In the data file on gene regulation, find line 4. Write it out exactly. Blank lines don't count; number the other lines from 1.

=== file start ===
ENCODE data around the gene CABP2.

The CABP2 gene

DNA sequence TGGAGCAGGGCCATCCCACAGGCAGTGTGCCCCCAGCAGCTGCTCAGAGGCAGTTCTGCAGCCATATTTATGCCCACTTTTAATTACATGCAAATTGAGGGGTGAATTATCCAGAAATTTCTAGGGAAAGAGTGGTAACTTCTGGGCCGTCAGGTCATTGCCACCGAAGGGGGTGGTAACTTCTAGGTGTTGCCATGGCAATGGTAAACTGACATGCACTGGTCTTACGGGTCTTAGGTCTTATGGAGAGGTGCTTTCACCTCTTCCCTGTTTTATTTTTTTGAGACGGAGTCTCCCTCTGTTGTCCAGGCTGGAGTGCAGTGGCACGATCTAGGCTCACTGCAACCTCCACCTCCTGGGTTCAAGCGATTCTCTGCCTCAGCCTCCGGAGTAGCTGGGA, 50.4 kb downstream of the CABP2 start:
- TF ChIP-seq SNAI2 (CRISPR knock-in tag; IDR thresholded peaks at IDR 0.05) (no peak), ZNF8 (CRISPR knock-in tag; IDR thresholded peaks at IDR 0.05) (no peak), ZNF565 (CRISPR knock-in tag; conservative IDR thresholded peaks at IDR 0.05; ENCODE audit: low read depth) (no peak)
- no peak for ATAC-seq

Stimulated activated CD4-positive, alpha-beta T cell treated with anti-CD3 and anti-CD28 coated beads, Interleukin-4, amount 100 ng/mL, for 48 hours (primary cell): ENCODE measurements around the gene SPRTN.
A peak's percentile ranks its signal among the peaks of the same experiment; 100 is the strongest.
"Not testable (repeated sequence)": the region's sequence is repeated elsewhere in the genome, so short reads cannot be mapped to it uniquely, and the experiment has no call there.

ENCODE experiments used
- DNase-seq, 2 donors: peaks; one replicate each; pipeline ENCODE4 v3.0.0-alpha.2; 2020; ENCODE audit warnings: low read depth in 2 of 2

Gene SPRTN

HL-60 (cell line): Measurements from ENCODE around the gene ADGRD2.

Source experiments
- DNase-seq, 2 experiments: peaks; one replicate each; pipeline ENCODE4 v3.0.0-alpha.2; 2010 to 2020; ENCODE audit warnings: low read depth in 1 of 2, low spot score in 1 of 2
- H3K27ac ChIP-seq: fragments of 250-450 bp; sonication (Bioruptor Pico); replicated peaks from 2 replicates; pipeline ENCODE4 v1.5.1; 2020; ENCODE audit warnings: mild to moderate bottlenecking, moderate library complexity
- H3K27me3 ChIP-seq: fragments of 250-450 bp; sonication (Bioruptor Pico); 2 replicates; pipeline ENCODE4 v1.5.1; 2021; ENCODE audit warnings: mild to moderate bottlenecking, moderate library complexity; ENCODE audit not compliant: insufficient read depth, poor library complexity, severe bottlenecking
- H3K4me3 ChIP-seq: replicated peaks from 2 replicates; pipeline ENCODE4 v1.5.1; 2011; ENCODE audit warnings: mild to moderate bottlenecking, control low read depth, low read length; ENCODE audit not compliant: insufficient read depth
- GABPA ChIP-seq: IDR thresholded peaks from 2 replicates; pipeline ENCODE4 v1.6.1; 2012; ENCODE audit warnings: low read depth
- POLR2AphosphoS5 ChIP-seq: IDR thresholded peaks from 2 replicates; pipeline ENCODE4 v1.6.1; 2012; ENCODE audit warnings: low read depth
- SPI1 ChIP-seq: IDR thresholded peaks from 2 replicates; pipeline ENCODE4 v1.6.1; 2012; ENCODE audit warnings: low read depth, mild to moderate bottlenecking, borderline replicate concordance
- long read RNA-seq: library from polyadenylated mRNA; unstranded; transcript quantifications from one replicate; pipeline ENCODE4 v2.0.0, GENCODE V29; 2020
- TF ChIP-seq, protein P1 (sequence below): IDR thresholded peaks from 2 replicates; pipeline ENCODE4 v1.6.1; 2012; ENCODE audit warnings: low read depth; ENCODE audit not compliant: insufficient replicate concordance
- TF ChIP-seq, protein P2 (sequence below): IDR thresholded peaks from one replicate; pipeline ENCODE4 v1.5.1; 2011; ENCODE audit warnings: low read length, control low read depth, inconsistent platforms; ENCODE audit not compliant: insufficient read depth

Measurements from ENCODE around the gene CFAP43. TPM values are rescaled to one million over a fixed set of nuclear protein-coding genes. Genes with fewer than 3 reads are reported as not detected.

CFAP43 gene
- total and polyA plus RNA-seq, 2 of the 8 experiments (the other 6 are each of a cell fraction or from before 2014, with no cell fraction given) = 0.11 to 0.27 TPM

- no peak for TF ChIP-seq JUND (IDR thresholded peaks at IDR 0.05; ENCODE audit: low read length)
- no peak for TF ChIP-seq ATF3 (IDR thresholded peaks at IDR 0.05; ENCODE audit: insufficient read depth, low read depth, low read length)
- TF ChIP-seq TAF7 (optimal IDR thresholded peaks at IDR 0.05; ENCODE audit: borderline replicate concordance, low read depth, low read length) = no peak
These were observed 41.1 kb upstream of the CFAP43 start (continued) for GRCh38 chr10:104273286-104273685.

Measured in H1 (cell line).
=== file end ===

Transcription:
- TF ChIP-seq SNAI2 (CRISPR knock-in tag; IDR thresholded peaks at IDR 0.05) (no peak), ZNF8 (CRISPR knock-in tag; IDR thresholded peaks at IDR 0.05) (no peak), ZNF565 (CRISPR knock-in tag; conservative IDR thresholded peaks at IDR 0.05; ENCODE audit: low read depth) (no peak)